It’s dark outside. It’s cold. You’re now in your third lockdown from the time the pandemic began, and days are moving fast, where you spend most of your time with colleagues making long Teams calls, having not met in person for months. The end of a difficult and challenging time seems to be approaching but it seems like your morale is decreasing each day.
The post-Christmas low was a phenomenon that was known even before people heard of the phrases ‘social distancing’, ‘global pandemic’, and ‘Covid-19’. According to the UK Office for National Statistics, there was a 3% increase in depression in women, and on the other hand, a 5% rise of the same in men in January – and that happened before the global pandemic and a lockdown in the new year. Management training courses emphasise the importance of small actions like those mentioned below.
During tough times, kind words from those in authority can be the difference between a good and a bad day. Never estimate your power to impact the workplace mood of your team as a leader, even when you are very far away. Similarly, a snippy email since there was a rush, or a response that’s not well thought out on some work someone thought they had heavily invested in can affect morale.
Pause a few times every day and think of something you feel thankful for either about your business, your team or your friends. Then, share that gratitude. It’s significantly helpful and it does not have to be inauthentic or saccharine. Saying a simple thank you to someone who has done something outside their role may boost them a great deal.
At the same time, treat yourself the same way and be kind to yourself in a similar way. It’s easy to think of ourselves as not good enough when we are at a low ebb, and this kind of thinking can be dangerous.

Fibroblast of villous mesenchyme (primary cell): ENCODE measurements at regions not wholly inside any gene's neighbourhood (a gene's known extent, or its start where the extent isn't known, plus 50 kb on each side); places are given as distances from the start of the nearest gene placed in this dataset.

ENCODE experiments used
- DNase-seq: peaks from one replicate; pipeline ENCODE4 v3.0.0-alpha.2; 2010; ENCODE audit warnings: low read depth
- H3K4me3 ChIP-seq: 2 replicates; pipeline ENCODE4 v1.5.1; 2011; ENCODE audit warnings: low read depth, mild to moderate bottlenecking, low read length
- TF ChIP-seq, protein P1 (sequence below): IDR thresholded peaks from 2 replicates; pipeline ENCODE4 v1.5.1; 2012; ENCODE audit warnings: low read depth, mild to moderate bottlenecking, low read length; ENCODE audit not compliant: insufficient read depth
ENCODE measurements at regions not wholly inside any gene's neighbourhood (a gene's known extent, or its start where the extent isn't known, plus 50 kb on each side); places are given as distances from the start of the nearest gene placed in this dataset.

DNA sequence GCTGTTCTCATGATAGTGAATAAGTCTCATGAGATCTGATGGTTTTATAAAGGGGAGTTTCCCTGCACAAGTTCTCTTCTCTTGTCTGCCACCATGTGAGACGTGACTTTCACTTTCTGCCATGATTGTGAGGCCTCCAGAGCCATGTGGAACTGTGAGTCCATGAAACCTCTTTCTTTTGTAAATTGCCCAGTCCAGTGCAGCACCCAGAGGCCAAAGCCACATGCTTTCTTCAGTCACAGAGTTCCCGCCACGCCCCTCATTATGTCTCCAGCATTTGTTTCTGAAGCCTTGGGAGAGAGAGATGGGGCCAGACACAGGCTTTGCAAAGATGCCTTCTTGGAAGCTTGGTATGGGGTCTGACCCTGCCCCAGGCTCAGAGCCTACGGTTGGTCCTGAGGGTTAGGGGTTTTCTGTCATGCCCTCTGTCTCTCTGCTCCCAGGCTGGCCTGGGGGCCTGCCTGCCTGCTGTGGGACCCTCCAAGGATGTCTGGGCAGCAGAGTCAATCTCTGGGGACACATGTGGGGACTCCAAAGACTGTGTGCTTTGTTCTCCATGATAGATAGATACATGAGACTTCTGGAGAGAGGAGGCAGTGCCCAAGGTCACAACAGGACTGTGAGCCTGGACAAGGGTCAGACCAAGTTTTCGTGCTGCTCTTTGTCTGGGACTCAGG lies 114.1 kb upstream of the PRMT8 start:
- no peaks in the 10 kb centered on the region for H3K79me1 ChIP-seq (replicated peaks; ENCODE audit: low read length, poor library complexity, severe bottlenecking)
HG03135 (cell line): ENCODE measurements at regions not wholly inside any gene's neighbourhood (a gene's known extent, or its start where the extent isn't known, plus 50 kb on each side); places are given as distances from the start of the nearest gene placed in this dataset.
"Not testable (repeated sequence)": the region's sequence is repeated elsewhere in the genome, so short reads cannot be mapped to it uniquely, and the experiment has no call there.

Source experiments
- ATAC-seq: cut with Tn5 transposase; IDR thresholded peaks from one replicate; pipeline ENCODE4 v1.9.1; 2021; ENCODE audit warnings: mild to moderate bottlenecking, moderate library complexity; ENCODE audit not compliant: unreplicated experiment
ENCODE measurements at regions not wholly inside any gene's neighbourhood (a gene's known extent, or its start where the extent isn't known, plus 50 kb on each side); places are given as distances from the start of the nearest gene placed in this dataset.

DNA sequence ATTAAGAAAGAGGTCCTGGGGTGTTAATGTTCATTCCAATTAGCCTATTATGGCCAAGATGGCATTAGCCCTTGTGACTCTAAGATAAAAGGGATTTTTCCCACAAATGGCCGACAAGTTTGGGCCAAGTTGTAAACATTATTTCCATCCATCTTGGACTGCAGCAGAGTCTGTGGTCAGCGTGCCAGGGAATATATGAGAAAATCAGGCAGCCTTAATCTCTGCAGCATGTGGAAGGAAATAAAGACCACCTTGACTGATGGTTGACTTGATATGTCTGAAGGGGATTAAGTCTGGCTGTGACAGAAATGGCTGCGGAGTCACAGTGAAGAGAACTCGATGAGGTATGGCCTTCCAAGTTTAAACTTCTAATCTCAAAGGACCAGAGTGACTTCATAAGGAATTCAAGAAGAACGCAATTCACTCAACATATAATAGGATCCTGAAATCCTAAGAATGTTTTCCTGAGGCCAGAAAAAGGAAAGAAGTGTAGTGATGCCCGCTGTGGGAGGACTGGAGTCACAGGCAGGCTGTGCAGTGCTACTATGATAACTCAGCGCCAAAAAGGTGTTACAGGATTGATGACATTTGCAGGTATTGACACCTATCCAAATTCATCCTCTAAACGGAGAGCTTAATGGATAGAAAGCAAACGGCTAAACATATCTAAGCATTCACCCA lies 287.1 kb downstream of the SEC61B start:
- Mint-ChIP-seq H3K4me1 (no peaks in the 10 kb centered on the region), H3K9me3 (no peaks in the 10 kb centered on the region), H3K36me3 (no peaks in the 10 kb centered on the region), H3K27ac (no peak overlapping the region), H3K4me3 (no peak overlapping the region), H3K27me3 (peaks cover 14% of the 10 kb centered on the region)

Giving members of the team a chance to work on something that needs them to use their creative talents can be some form of therapy, and may help boost their performance.
When employees are given a chance to use the ‘right side of the brain’ (the part responsible for dealing with art and dream) they’re able to unlock the thinking potential. This works because when one is creative, it reduces the stress hormone cortisol, which may massively block focus as well as performance.
Having something to look forward too is a huge morale booster, and this is mostly the case when something is given as a reward for working together. A lot of organizations are looking at ways to reward their teams later this year, and maybe even after the pandemic is gone.
It doesn’t have to be a monetary reward. There’s a European bank that has given their workers an additional ‘bank holiday’ whereby they can pass time relaxing with their families away from the struggles of the days at work.
Connect with the Rest
The little things are the ones that make the difference when we are feeling down. Asking to know about the situation at home and showing interest in the personal lives of our employees helps build rapport, and it shows a human face to leaders.
Similarly, when you share your concerns, challenges as well as experiences it can benefit you during difficult times. A leader working at a multi-national fintech firm spoke with his team on the way he was facing problems in switching off and the way he was finding having his family at home while working irritating and frustrating. Naturally, he wasn’t the only one experiencing this, and after sharing his story, his team found out they were facing something in common and could relate to their boss in a way they’d not been able to previously.